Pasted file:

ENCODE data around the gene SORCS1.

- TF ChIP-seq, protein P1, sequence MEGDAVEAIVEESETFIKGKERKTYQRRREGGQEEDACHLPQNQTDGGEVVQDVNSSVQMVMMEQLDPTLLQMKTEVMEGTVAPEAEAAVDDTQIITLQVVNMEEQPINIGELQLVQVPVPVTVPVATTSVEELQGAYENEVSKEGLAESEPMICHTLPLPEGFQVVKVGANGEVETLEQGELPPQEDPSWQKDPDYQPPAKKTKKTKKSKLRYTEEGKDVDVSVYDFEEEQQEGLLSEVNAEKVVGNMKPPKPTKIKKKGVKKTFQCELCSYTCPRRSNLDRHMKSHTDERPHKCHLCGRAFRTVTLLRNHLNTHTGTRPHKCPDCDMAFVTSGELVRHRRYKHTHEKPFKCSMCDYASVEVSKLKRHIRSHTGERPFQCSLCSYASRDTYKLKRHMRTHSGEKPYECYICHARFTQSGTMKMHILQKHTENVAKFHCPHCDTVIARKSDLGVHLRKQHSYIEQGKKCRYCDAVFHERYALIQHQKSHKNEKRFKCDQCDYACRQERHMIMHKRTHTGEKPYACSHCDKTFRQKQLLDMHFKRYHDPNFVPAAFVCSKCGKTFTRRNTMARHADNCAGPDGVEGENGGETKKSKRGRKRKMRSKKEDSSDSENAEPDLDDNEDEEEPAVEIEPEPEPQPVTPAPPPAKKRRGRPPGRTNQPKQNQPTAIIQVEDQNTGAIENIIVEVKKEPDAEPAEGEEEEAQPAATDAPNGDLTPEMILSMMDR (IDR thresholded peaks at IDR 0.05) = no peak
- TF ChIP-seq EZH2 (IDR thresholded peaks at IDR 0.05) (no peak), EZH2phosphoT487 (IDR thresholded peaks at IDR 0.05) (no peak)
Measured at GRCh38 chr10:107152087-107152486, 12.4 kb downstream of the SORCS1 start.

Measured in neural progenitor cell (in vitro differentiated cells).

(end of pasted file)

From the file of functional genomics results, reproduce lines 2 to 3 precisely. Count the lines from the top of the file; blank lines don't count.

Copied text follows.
- TF ChIP-seq, protein P1, sequence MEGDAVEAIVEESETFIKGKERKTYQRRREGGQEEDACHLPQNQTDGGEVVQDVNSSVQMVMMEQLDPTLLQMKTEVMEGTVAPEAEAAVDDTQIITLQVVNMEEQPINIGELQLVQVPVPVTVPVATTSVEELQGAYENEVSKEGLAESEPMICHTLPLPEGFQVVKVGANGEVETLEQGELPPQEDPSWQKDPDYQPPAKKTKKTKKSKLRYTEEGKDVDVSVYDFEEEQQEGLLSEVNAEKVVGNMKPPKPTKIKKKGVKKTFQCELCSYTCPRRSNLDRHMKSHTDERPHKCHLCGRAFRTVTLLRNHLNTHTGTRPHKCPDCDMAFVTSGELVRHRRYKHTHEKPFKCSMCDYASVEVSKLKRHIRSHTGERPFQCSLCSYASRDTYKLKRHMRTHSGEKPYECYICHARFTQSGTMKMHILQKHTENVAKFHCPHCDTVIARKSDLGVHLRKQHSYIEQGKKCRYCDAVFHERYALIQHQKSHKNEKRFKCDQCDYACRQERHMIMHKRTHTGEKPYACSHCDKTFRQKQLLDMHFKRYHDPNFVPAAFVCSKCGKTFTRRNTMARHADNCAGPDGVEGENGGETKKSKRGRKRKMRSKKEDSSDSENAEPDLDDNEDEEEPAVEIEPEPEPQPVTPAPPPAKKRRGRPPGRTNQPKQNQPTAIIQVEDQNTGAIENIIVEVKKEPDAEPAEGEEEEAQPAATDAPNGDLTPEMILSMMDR (IDR thresholded peaks at IDR 0.05) = no peak
- TF ChIP-seq EZH2 (IDR thresholded peaks at IDR 0.05) (no peak), EZH2phosphoT487 (IDR thresholded peaks at IDR 0.05) (no peak)